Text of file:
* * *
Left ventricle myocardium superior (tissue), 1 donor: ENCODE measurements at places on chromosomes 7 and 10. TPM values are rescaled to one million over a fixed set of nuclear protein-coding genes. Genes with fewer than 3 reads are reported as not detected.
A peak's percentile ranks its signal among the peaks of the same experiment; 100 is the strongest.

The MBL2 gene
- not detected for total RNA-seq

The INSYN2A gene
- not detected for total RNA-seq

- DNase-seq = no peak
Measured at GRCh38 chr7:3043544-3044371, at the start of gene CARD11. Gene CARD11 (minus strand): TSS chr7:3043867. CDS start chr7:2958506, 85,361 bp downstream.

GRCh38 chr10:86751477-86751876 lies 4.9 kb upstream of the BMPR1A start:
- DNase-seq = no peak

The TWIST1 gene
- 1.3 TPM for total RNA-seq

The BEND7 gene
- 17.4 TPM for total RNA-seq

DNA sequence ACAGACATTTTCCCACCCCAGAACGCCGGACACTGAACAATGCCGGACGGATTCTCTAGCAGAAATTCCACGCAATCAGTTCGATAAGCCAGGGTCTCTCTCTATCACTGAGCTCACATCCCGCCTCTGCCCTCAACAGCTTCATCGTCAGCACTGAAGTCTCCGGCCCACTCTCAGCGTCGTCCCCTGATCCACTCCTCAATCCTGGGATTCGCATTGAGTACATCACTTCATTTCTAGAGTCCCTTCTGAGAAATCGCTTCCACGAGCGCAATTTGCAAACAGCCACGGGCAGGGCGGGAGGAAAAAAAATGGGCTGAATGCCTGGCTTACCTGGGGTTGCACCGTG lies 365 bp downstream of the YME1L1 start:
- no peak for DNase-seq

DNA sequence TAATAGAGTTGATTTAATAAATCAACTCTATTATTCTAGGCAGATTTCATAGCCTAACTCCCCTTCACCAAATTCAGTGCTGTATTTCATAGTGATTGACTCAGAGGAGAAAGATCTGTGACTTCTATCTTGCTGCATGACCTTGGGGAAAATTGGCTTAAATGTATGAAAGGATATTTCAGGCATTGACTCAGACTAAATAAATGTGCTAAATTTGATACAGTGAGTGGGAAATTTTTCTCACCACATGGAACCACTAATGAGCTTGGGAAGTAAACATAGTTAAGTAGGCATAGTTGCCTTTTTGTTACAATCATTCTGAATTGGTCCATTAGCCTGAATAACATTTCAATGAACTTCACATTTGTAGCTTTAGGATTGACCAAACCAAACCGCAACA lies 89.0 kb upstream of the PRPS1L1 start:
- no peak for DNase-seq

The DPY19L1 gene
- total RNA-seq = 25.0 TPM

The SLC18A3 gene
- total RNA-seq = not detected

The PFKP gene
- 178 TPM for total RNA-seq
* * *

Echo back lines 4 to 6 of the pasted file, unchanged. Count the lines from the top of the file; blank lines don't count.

- not detected for total RNA-seq

The INSYN2A gene
- not detected for total RNA-seq